Republicans interfering in local policy isn’t subtle anymore. They nixed minor local taxes on businesses that helped cities fund infrastructure. They killed off tax credits to help the restoration of old buildings. They meddled in Raleigh’s Dix Park deal.
And in the most blatant example, state lawmakers voted 66-47 Wednesday to change the way Wake County commissioners are elected. The bill making the change moved through the General Assembly with breathtaking speed – and without any meaningful discussion about what it will mean to residents. Republicans in the county and in the General Assembly think they know what it will mean: that their party will regain control of the commissioners’ board, control they lost in the last election when four Republicans were trounced by four Democrats, making the seven-member board all Democratic.
As a local bill, the successful vote makes the redistricting law. Gov. Pat McCrory cannot veto local bills.
Sen. Chad Barefoot, a Wake Forest Republican, is the sponsor of the change. Wake Republican Reps. Paul Stam and Gary Pendleton helped craft the proposal and usher it through the House Wednesday.
It’s a nefarious plan on the part of Republicans, sore losers of the last commissioners’ race.
The new districts take effect in 2018 and increase the board from seven to nine members. Instead of all voters getting to vote for all commissioners’ candidates, which is about as democratic as an election can get, the new system has two new super districts, each covering half of the county. Voters would cast ballots only for commissioners in their own districts and for a candidate in one of the super districts.
The Wake commissioners districts will follow the new school board districts which take effect in 2016. The new arrangement will heavily favor Republicans by diluting the influence of heavily Democratic parts of Raleigh and Cary.
A News & Observer analysis found that if the new districts had been in place during the 2014 election, Republicans would have retained control of the board, taking five of the nine new districts. Indeed, they would have held the board majority despite Democrats drawing 30,000 more votes than Republicans.
The logic behind the change is that voters from outlying parts of the county that don’t have a commissioner in residence would get someone from their district on the board. Currently, four of the seven commissioners live in Raleigh, which has nearly half the county’s population.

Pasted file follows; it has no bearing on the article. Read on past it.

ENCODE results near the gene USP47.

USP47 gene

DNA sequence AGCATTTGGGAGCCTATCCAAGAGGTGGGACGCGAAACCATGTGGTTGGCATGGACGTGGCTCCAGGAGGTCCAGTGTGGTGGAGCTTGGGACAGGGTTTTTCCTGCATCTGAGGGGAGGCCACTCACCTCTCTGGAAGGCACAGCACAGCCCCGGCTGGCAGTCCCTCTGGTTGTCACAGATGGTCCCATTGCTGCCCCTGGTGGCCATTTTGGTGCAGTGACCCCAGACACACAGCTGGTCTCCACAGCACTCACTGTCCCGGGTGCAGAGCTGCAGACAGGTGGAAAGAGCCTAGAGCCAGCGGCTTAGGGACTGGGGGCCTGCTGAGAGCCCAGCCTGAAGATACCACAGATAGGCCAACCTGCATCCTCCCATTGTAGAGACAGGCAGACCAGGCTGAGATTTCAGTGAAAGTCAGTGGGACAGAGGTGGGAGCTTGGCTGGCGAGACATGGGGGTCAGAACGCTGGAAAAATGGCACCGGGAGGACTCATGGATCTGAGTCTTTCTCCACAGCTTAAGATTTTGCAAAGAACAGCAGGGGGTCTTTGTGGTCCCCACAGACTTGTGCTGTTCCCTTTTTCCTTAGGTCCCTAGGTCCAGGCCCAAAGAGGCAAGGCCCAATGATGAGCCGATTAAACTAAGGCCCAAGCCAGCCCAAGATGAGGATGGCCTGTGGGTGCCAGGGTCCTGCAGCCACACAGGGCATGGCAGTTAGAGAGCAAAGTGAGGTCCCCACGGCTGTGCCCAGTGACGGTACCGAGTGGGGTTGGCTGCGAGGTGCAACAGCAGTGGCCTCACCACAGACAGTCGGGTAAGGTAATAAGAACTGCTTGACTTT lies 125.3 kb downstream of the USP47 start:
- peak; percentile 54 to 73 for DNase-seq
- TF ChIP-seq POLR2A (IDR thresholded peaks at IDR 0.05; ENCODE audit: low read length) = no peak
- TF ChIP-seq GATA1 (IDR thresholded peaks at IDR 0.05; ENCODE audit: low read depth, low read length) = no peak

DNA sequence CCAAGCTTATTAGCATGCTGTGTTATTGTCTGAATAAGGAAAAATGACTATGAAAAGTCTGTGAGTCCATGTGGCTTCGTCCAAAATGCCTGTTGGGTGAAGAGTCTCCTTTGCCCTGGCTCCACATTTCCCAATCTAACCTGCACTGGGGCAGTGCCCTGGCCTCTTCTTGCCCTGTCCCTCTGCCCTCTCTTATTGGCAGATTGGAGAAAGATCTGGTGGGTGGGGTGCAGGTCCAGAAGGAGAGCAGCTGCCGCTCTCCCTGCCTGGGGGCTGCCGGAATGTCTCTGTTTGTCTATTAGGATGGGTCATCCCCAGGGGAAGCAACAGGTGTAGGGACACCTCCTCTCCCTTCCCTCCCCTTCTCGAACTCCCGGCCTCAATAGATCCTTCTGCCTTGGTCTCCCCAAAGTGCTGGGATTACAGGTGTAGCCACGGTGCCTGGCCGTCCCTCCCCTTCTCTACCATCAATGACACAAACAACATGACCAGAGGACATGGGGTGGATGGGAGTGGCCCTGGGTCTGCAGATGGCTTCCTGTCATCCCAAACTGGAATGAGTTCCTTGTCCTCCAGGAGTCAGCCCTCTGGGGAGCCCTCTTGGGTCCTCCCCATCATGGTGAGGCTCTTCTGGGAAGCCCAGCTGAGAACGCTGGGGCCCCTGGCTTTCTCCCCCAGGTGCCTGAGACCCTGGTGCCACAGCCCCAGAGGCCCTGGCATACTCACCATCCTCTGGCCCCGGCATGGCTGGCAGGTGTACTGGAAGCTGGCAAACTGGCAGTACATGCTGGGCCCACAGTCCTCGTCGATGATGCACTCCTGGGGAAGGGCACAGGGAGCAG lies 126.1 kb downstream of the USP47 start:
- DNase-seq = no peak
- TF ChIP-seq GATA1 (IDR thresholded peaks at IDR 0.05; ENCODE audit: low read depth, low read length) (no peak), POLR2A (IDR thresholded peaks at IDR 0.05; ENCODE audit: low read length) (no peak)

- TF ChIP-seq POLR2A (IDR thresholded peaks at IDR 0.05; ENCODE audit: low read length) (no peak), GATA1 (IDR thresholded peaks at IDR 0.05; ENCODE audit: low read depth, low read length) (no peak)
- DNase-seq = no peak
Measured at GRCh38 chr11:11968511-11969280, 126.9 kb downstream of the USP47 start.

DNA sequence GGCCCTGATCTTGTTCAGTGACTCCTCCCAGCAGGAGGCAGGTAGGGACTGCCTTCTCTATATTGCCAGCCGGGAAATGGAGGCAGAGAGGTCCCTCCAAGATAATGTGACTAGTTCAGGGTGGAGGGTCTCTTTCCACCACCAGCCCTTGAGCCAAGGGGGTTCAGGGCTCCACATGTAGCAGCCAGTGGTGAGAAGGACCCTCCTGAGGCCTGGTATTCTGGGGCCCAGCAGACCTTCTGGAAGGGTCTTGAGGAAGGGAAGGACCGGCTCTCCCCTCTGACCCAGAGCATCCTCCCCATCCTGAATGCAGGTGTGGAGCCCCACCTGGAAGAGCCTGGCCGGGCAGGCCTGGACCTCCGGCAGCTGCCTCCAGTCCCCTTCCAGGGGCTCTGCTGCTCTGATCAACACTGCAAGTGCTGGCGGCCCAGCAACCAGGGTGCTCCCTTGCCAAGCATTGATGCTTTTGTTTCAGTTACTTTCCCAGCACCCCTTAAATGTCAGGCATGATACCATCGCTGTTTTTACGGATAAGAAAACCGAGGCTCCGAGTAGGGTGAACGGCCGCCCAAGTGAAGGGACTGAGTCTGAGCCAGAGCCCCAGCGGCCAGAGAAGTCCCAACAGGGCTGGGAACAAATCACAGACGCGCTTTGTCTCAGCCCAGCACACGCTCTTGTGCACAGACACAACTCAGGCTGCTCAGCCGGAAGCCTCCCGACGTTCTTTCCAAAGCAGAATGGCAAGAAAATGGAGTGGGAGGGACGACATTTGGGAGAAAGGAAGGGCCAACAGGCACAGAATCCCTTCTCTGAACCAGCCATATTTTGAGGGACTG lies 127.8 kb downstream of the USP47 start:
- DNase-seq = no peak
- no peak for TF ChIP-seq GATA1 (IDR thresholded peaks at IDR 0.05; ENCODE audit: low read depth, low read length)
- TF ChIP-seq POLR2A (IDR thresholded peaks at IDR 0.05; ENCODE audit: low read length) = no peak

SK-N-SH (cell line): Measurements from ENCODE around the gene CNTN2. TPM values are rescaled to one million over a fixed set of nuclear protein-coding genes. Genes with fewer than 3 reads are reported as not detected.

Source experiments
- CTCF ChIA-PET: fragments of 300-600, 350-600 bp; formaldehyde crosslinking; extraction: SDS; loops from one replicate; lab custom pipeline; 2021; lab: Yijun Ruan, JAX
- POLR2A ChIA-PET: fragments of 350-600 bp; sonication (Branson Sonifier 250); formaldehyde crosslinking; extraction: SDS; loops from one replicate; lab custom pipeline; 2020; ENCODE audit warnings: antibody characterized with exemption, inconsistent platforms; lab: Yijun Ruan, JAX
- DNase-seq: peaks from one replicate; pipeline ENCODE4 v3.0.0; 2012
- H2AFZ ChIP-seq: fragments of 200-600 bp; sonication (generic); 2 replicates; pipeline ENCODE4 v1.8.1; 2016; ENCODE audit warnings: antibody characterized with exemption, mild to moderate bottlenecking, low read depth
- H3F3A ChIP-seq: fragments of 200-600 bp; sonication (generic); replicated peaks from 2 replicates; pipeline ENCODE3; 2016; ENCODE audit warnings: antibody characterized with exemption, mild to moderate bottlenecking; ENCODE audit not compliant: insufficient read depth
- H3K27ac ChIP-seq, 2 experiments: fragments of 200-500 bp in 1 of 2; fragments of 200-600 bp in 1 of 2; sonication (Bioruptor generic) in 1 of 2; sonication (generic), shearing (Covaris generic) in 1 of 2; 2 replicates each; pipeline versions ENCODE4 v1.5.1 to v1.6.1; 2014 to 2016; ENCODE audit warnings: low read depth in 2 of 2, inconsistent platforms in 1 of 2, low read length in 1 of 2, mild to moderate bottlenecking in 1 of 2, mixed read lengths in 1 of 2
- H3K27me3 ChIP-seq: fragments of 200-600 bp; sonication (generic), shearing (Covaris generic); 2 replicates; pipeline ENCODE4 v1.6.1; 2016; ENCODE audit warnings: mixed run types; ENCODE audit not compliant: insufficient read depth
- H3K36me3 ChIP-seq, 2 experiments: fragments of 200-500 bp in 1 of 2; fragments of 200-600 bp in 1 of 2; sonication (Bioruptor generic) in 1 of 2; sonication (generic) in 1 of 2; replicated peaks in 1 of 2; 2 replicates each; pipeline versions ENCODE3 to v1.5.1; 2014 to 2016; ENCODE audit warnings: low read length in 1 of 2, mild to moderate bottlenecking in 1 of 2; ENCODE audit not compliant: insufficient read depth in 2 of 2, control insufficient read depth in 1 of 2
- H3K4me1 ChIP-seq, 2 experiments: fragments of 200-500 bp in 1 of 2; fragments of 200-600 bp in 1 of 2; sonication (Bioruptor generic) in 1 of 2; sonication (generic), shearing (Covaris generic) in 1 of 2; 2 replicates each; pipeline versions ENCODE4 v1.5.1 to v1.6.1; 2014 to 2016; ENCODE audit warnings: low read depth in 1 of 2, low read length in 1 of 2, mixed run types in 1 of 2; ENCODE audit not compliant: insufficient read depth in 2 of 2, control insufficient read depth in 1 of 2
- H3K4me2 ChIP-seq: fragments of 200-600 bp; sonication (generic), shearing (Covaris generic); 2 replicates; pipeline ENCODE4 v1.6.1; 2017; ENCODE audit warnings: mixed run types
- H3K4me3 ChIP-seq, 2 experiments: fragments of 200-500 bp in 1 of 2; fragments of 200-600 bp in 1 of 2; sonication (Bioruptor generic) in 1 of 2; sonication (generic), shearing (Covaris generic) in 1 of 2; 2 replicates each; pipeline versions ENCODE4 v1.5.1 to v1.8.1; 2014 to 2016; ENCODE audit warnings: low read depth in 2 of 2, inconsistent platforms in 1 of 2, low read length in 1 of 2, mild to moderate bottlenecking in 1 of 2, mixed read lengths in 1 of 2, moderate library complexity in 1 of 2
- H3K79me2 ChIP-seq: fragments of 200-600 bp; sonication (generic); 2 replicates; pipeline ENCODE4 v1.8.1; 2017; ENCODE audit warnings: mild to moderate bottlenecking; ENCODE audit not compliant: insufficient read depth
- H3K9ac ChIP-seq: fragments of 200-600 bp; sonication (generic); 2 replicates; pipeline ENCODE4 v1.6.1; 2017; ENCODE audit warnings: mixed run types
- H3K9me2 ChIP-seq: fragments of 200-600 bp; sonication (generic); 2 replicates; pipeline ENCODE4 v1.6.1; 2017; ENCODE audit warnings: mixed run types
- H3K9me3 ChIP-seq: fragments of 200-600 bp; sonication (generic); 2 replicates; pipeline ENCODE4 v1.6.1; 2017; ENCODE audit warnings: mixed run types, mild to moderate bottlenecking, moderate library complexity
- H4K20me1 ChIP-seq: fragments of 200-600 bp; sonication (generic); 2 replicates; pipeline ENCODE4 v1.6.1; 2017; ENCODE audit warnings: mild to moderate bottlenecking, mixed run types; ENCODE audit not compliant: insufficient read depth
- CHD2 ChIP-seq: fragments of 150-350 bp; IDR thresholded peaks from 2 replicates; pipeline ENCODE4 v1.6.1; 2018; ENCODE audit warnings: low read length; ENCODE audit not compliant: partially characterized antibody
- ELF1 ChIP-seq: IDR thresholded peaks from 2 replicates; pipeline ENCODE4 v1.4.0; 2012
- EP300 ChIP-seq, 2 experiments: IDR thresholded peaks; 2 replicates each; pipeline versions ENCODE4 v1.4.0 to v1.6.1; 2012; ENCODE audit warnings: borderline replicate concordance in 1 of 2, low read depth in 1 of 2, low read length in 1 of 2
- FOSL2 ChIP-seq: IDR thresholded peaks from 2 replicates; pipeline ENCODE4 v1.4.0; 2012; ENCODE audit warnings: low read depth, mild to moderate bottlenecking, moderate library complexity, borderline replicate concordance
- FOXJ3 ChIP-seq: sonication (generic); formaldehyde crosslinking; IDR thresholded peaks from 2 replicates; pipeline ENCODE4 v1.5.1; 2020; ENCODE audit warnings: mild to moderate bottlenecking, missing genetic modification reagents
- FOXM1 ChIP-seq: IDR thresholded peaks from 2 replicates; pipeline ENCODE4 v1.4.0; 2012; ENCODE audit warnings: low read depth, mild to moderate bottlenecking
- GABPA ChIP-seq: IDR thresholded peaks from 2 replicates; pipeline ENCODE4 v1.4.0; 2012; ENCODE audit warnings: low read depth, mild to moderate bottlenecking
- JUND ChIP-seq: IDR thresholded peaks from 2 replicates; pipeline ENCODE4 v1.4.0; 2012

But commissioners have to run from districts and live in those districts, even though all voters get to cast a ballot for all seven commissioners. So there is nothing to prevent fair competition from anyone in any district who wishes to run. By changing the system, Republicans are narrowing, not expanding, the power of voters. But they’re improving their own chances of getting control.
This is simply an unnecessary manipulation of the voting process and a system that has worked well. It’s the same system used by two thirds of the state’s 100 counties. And Republicans had no problem with it when they won control of the Board of Commissioners. They won fair and square, and they lost fair and square. The solution to their problem is not putting the fix in, but running good candidates who can make a case to voters.
An election won with skewed lines designed to favor one party over another will not give credibility to an elected board and help its members govern.
Now, with the existing system, those who win office on the board can say they were elected by all the people. Once the change comes, that no longer will be the case.
But Republican lawmakers had the votes and now shall have their way, blustering on and interfering with a local governing board and the people who elected its members, no matter the cost ... to democracy.